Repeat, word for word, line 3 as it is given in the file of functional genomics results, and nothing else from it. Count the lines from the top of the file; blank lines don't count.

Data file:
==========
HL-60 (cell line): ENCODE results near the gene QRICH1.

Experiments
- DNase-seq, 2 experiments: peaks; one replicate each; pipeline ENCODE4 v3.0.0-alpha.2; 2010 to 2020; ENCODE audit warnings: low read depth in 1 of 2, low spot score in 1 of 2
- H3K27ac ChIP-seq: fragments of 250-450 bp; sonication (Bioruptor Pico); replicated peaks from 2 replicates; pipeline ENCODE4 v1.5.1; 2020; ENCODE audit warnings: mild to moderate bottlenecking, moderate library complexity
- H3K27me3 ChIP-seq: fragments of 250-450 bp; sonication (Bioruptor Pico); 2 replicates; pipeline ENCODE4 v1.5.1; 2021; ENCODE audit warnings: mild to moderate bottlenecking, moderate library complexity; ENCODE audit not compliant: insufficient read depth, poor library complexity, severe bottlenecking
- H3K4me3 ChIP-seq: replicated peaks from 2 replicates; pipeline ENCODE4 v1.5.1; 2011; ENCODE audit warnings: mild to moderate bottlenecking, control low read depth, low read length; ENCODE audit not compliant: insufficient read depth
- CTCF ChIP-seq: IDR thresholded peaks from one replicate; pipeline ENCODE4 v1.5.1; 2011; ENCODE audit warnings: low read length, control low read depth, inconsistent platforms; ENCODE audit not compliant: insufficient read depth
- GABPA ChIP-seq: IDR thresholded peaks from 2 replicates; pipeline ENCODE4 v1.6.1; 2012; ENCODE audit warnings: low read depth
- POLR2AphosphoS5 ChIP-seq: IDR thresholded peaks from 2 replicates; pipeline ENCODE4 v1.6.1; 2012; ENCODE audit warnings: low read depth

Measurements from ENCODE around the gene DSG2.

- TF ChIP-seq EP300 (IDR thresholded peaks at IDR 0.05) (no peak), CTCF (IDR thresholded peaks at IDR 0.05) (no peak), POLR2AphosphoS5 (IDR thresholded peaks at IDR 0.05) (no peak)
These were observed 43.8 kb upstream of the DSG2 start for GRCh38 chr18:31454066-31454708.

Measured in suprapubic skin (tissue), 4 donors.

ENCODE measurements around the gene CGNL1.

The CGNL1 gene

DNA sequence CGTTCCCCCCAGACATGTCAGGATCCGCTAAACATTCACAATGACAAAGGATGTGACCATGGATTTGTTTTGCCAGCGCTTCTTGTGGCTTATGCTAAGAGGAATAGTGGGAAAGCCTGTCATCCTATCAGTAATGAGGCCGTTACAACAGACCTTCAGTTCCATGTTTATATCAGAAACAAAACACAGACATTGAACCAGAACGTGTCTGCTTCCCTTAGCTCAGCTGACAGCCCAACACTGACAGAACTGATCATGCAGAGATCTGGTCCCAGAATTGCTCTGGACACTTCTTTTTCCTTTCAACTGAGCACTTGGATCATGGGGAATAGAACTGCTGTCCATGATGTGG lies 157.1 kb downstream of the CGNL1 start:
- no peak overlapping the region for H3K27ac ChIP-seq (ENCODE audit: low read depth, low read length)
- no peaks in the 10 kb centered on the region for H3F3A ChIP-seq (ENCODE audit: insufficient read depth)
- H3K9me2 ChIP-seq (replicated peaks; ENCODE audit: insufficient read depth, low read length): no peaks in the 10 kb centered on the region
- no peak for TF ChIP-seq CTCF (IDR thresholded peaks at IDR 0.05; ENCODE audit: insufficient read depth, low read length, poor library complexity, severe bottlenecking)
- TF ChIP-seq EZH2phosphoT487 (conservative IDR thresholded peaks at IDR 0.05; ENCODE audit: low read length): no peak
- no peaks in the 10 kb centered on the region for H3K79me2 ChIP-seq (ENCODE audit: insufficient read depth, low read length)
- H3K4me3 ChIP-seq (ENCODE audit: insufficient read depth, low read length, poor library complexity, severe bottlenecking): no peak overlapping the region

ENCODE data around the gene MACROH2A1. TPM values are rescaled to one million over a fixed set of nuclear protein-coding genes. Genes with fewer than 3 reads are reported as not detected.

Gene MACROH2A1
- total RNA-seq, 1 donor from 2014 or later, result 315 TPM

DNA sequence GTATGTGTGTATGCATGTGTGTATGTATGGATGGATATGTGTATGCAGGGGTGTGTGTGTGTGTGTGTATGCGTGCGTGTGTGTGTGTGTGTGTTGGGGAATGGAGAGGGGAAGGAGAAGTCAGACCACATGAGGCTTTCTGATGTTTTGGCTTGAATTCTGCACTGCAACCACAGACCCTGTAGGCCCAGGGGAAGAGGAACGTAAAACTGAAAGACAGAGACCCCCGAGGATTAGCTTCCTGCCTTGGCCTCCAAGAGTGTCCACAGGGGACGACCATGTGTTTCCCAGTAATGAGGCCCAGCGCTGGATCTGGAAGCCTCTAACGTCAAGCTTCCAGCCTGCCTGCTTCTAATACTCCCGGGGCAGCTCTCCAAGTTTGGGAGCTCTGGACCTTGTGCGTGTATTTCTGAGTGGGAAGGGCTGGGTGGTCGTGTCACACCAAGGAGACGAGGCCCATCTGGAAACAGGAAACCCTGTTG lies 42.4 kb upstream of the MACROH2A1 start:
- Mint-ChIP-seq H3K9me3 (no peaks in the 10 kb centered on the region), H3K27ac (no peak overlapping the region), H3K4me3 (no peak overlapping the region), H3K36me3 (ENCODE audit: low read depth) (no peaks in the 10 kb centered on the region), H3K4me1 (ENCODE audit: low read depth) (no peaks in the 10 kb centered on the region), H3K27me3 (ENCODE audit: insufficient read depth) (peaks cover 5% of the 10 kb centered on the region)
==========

- DNase-seq, 2 experiments: peaks; one replicate each; pipeline ENCODE4 v3.0.0-alpha.2; 2010 to 2020; ENCODE audit warnings: low read depth in 1 of 2, low spot score in 1 of 2